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Engine of More: The Cult of Done

Engine of More: The Cult of Done

So you might have noticed that all of my recent blog posts have had the pre-fix title Engine of More? Some of you will know that this is a reference to the writing by Bre Pettis & Kio Stark on the “Cult of Done”


  1. There are three states of being.
    Not knowing, action and completion.

  2. Accept that everything is a draft.
    It helps to get done.

  3. There is no editing stage.

  4. Pretending you know what you’re doing
    is almost the same as knowing what you
    are doing, so just accept that you know
    what you’re doing even if you don’t
    and do it.

  5. Banish procrastination. If you wait more than a week to get an idea done, abandon it.

  6. The point of being done is not to finish but
    to get other things done.

  7. Once you’re done you can throw it away.

  8. Laugh at perfection. It’s boring and keeps
    you from being done. 

  9. People without dirty hands are wrong.
    Doing something makes you right.

  10. Failure counts as done. So do mistakes.

  11. Destruction is a variant of done. 

  12. If you have an idea and publish it on the
    internet, that counts as a ghost of done.

  13. Done is the engine of more.

Bre Pettis writes about this Manifesto, written in 2009, later in 2016 here in a blog post

I think it is a powerful idea. I can’t say I follow every bit of it really, though I see its power. Taken in the context of Pettis’ life at that time it makes sense. He was making videos including weekend projects for Make: and had been doing for a few years. In regular video making and especially for makers who make and THEN make a video about it, Done really is the Engine of More and I can relate to this absolutely.

At face value I can see that someone might think it’s about rushing and making shoddy work. It really isn’t about that though. Such an influence on me has been this manifesto that I decided to label the past month of blogging as “Engine of More” because to get this book in motion I need to have more writing done. Without having some ideas drafted out into words, it is not going to happen.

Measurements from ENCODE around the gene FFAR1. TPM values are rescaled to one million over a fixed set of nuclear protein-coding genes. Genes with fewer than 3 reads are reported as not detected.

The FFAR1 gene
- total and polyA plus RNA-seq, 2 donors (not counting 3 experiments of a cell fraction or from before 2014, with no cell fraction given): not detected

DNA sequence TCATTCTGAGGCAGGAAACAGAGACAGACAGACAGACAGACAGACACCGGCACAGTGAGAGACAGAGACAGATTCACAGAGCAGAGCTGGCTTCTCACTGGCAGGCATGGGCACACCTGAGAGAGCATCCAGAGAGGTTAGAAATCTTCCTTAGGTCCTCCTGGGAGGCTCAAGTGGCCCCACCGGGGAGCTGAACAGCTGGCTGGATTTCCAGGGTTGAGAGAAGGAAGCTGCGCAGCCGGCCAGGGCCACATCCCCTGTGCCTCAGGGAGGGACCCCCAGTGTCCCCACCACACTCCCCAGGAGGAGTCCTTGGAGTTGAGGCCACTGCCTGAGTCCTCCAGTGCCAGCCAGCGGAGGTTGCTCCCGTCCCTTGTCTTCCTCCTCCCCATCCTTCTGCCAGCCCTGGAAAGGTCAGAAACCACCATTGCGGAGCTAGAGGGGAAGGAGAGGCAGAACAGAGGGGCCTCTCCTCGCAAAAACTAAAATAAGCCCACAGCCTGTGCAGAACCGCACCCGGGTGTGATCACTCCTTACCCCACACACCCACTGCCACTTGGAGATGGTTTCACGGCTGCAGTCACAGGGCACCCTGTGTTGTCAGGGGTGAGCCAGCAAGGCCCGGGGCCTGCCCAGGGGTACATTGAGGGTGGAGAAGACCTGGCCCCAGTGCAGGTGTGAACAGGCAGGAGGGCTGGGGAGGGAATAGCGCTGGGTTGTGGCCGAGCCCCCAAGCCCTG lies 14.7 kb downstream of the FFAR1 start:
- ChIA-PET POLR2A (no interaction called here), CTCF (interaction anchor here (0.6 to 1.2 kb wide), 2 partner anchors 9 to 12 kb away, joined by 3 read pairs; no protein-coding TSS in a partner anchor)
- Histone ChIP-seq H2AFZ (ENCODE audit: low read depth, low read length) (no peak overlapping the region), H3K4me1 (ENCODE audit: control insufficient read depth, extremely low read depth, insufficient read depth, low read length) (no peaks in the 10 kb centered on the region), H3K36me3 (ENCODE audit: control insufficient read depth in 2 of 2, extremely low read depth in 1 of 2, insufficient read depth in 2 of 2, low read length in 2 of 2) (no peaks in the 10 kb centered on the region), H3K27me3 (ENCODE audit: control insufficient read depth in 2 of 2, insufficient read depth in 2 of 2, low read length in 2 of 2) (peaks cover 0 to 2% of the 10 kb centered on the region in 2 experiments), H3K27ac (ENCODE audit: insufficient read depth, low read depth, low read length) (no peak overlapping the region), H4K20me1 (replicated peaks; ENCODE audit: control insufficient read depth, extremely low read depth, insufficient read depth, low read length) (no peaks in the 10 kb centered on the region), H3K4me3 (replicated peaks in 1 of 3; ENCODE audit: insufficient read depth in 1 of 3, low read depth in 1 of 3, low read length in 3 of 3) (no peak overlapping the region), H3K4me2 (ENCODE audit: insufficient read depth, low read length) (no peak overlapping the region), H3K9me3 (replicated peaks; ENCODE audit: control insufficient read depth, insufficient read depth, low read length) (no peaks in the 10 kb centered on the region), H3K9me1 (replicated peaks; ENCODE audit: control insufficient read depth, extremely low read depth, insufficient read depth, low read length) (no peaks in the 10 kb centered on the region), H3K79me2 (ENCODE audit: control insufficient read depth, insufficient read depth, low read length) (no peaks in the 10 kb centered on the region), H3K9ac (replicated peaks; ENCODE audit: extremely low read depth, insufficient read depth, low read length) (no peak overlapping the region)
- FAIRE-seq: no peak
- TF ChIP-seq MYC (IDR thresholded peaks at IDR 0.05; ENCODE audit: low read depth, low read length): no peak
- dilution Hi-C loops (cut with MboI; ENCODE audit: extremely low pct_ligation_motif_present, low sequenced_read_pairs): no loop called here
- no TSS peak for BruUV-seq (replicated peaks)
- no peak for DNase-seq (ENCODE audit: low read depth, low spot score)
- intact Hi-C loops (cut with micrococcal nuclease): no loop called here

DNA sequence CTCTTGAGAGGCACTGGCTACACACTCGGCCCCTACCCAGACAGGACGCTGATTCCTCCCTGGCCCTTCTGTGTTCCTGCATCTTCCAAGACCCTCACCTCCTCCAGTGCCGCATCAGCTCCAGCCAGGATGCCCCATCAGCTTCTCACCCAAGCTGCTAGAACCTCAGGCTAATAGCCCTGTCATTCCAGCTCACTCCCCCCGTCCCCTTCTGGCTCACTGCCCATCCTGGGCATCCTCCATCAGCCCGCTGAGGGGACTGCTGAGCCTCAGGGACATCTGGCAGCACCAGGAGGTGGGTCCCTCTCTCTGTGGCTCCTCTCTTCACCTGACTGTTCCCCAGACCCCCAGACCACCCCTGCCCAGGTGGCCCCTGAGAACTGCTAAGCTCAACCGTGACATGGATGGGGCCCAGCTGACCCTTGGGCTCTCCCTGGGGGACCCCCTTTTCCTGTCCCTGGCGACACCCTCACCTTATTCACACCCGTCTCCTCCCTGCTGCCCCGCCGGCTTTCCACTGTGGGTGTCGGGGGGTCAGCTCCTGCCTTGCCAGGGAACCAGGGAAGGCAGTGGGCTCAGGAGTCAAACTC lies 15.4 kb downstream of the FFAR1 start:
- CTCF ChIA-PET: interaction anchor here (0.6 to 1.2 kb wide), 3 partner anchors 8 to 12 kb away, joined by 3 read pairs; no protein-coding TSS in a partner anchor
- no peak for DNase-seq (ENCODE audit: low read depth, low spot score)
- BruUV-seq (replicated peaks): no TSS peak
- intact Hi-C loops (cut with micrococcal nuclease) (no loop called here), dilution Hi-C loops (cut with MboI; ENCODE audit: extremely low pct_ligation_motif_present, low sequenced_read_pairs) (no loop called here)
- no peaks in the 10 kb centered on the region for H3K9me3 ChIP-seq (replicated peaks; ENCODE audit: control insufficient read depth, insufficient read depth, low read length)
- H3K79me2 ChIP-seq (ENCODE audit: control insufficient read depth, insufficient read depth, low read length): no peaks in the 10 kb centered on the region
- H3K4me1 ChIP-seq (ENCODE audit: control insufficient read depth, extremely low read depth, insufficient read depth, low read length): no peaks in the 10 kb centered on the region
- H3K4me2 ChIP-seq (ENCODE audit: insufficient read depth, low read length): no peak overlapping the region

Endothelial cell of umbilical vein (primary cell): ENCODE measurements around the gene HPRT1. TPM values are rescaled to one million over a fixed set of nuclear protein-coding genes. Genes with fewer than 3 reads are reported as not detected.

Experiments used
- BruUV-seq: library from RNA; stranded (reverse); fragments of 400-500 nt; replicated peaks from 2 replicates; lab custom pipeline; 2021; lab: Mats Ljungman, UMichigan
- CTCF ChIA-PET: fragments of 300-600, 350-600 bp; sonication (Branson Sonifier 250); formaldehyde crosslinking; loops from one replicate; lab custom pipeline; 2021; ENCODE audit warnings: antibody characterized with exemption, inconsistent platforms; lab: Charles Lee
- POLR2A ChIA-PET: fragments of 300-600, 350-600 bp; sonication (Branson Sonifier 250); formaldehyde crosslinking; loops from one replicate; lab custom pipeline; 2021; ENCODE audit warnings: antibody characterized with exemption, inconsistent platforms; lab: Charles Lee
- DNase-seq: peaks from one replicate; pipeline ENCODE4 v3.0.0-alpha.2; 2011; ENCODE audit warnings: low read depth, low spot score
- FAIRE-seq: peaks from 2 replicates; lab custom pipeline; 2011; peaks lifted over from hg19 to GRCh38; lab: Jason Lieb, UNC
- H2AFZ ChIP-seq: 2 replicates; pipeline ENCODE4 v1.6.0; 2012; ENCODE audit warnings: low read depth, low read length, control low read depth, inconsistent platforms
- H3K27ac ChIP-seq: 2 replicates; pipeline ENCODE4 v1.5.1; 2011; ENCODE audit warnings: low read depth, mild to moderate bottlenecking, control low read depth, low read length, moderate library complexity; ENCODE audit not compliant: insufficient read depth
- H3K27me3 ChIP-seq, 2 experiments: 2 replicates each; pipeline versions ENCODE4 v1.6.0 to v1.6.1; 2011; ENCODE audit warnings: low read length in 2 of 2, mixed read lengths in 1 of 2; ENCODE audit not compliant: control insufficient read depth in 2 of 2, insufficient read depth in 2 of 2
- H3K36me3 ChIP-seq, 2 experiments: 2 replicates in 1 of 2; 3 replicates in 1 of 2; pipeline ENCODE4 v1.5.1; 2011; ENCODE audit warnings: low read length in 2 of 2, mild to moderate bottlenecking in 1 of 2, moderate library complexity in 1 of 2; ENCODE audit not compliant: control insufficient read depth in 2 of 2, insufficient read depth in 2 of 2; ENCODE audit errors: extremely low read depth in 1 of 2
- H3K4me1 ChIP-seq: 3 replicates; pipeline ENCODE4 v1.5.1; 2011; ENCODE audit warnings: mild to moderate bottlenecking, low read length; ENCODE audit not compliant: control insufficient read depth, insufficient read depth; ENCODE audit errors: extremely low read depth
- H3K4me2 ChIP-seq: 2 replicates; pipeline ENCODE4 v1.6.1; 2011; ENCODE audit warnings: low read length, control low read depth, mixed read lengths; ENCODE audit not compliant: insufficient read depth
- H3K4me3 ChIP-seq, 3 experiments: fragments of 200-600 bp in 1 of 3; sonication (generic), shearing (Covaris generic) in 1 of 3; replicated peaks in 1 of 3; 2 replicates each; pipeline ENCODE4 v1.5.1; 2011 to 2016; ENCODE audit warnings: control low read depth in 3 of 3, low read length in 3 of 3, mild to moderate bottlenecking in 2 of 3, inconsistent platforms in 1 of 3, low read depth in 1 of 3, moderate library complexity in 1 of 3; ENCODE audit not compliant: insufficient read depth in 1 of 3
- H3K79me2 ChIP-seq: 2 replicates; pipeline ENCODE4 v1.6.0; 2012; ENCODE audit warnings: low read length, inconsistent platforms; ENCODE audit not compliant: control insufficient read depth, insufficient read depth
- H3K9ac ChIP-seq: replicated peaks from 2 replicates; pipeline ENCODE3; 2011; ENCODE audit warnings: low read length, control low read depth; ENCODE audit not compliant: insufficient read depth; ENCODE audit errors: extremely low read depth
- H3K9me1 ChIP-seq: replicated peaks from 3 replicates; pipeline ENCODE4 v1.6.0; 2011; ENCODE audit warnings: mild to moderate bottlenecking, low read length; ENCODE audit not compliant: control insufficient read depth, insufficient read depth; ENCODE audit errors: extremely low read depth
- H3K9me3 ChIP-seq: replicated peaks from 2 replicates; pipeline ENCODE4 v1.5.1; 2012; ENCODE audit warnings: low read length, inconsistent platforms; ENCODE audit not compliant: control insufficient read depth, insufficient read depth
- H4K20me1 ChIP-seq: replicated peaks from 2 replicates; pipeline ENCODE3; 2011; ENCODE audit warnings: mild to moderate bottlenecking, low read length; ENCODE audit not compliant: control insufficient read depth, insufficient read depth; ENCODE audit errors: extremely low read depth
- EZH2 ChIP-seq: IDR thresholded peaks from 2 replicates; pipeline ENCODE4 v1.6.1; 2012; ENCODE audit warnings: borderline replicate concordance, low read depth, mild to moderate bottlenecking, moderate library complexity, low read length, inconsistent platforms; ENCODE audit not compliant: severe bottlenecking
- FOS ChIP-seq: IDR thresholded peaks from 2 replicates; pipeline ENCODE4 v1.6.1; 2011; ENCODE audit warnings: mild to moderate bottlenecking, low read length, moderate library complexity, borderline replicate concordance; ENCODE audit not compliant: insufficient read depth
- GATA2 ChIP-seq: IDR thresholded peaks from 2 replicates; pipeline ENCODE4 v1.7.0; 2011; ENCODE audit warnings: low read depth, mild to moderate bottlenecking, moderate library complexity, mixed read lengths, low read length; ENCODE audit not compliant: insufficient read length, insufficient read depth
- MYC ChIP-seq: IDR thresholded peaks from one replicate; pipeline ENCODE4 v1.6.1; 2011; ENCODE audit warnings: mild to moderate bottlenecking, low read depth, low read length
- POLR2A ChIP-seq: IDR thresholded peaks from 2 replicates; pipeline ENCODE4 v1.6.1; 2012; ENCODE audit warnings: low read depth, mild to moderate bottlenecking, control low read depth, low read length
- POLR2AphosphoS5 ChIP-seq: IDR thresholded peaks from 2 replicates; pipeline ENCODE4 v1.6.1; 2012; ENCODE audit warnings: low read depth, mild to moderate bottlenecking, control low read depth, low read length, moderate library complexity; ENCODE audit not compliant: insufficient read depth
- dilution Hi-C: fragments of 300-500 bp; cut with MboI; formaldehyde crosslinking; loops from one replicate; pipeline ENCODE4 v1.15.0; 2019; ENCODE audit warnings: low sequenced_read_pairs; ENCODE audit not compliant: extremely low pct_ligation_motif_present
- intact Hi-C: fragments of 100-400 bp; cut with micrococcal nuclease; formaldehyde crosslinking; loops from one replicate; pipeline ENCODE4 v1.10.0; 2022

The Good - What went well?

I’ve had some really positive engagement on my writing. I’ve been pleased to be able to get something written and shared on a daily basis for a whole month. I’ve had on average about 30 readers purr post and some of the ideas, especially the posts about 5S, seem to have hit a nerve on social media. I am finding that I’m working through my ideas and coming up with better ways to present and share them all the time.

The Bad - Needs to be worked on.

I’m also seeing that my style would benefit from a few revisions, something that doesn’t 100% nest well with the Cult of Done or my #Makevember type philosophies. I’m a dyslexic so I really do struggle with spelling and grammar, hopefully this hasn’t come across. I’m also fairly verbose as you’ve likely noticed, and often my writing is a little too conversational. I also liberally distribute commas into my work where they don’t really belong. Oh and yes I use 100 words where 6 would do. All this needs to be worked on.

The Ugly - Not sure how to fix.

The first one is a constant feeling of imposter syndrome. Whenever I go to a space or meet people in the movement I get utterly overwhelmed by how intelligent and seemingly grounded and real they are. I’m generally teetering on a knife edge of feeling completely wrong about most things, combined with a ridiculous sense of justice and duty. This means I’m prone to pick fights over small matters of ideal. I need to learn to stop doing that. The other problem I have is that I don’t feel I reach the audience I want to influence, probably the sort of energetic young entrepreneurial types I’m thinking of when I write don’t really need help from the likes of me, which of course, is a source of bitterness no doubt. My suspicion is, and this is always a worry with my work, that those who engage with it, are not the audience I seek to serve. I’m reminded of satirist who portray right-wing characters (especially Steven Colbert and Al Murray) only to find their fan-base becomes the very people they sought to lampoon. This is unfair of me, and no doubt if you are reading this now, you should not see yourself in that characterisation. I suspect all these outcomes and even the internal dialogue that goes with them are beyond my control and I should push on regardless. If my writings can inspire one person to make a slightly better hackerspace, then it’ll have been worth it.

I’ll be continuing but will likely start to use the pre-fix The hackerspace architect. I’m also going to try a 2 step process. Writing on the day before and revising quickly before publishing. As even I appreciate any feedback you might have for me. I’m very open indeed to deep critiques of my writing and writing style, discussions on my approach and on my world view. I want to also extend thanks to those who’ve spoken with me about hackerspaces face-to-face and I also want to apologise, I have so much to say on the topic I know its difficult to shut me up and that I don’t spend enough time listening back to what you have to say.

Here is a nice picture of the Cult of Done Manifesto.


Today’s thumb is a shadow board in the workshop at Cambridge Makespace

South London Makerspace by Tim Hunkin

South London Makerspace by Tim Hunkin

Engine of More: You Should Hate the Gym Model

Engine of More: You Should Hate the Gym Model